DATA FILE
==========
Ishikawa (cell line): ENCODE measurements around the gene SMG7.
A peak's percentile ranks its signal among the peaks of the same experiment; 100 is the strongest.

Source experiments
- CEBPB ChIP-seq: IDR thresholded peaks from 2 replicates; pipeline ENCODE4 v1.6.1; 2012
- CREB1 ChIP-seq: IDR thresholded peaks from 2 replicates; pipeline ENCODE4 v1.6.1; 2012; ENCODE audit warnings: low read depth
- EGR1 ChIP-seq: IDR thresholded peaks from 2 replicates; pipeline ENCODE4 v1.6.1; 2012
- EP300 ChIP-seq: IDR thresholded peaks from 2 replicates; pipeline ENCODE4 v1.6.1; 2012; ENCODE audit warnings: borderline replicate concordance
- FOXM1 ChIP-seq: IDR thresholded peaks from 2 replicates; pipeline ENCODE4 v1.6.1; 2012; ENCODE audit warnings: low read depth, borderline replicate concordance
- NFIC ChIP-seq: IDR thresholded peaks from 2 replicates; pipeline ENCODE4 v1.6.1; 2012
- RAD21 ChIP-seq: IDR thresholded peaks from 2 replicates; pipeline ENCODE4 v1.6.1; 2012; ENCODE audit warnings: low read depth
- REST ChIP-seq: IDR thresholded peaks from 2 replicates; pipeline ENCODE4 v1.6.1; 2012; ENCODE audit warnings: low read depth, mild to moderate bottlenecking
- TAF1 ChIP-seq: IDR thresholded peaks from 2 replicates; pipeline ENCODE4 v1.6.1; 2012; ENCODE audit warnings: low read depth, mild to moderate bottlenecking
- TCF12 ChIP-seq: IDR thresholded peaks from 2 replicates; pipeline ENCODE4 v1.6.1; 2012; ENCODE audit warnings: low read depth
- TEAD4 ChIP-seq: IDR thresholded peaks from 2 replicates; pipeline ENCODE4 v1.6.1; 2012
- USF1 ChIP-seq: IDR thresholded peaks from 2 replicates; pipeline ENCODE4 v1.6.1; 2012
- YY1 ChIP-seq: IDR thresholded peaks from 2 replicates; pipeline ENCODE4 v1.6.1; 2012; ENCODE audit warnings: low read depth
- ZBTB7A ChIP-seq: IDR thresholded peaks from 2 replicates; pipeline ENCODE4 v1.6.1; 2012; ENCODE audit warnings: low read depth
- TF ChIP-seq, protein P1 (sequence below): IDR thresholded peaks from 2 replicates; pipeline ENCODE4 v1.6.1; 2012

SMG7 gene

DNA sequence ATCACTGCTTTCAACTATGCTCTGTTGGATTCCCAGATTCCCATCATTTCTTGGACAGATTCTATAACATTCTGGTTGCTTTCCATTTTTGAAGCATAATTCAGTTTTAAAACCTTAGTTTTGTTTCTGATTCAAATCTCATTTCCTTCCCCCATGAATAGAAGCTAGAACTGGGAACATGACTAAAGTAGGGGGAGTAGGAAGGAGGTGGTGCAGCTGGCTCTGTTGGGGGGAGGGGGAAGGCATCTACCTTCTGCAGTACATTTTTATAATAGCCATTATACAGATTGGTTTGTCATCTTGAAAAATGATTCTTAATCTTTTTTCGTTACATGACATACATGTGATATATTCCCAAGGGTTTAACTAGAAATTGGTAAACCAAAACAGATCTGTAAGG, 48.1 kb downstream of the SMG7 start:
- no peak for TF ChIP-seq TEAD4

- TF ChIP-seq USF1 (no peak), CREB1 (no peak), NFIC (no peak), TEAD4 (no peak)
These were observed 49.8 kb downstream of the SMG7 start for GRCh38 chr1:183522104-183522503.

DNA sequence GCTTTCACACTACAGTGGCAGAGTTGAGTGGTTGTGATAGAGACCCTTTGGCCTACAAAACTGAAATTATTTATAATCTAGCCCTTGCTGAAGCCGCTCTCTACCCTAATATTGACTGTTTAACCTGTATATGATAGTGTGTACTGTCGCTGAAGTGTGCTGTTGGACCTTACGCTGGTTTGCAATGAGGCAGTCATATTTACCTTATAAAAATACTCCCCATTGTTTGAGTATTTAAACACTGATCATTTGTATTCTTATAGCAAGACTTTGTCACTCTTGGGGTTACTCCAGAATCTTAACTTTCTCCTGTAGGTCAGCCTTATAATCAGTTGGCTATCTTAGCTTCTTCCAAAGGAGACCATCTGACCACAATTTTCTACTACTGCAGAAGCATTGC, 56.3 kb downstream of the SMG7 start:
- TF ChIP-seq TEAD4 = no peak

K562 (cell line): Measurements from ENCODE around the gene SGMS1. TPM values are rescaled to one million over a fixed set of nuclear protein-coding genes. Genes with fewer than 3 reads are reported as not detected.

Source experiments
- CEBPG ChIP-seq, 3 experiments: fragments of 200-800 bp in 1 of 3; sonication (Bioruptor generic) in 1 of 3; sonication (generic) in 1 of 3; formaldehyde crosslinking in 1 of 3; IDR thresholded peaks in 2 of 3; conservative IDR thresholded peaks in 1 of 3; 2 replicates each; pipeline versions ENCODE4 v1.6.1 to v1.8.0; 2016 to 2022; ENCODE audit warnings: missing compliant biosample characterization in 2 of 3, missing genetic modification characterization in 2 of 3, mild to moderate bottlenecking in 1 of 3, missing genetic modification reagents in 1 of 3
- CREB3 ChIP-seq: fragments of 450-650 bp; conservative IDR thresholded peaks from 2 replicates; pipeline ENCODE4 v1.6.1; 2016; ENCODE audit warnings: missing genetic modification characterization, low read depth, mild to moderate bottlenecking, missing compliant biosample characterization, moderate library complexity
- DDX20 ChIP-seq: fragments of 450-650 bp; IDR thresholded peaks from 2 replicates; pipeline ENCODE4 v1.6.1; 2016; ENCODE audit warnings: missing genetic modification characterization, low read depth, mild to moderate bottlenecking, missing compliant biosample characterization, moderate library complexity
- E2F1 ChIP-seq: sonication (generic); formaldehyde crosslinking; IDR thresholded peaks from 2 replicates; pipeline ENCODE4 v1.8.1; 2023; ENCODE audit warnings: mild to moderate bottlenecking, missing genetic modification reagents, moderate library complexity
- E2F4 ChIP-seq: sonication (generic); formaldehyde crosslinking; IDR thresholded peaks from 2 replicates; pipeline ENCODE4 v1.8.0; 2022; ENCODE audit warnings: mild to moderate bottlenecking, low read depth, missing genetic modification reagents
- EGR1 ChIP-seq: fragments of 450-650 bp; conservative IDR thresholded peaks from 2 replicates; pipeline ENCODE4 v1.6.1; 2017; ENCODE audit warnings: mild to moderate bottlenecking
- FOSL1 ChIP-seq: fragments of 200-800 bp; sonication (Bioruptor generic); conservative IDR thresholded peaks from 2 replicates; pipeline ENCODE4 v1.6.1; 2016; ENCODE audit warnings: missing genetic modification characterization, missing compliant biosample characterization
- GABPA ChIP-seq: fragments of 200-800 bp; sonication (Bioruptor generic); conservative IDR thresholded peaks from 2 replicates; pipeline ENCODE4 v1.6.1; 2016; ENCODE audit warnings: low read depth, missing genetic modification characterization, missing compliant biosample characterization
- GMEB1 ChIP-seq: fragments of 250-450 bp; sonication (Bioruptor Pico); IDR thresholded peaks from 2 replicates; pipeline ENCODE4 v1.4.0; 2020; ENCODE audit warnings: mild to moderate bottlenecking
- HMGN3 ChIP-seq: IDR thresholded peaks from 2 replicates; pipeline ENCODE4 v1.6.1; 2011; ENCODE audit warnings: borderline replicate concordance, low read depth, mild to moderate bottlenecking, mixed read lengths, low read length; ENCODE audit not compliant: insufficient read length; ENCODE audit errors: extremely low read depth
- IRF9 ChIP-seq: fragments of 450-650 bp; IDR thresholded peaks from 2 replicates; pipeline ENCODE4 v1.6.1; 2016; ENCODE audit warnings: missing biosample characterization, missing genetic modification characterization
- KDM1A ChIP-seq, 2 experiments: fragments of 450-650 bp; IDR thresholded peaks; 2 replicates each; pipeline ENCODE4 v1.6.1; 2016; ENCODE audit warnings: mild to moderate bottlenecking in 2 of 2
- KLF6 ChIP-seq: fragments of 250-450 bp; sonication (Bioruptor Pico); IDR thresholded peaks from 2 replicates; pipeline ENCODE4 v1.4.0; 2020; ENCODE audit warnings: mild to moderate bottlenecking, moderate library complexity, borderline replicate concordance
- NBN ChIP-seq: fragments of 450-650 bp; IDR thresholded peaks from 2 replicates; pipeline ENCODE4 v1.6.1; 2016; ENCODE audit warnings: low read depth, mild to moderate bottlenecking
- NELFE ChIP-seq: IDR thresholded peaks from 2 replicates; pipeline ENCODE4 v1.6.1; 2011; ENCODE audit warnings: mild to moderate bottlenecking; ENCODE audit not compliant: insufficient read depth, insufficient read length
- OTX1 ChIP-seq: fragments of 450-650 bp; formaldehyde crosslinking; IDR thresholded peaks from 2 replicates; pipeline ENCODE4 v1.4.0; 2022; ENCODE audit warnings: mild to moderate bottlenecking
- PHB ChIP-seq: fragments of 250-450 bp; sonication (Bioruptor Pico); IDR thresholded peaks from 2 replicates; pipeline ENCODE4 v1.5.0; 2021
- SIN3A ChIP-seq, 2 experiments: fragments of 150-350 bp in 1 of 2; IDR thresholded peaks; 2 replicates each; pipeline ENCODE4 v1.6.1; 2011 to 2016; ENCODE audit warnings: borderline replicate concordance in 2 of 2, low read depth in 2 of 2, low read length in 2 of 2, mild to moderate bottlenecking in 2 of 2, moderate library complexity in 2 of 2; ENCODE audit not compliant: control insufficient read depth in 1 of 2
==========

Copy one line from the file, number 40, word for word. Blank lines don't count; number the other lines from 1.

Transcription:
- KLF6 ChIP-seq: fragments of 250-450 bp; sonication (Bioruptor Pico); IDR thresholded peaks from 2 replicates; pipeline ENCODE4 v1.4.0; 2020; ENCODE audit warnings: mild to moderate bottlenecking, moderate library complexity, borderline replicate concordance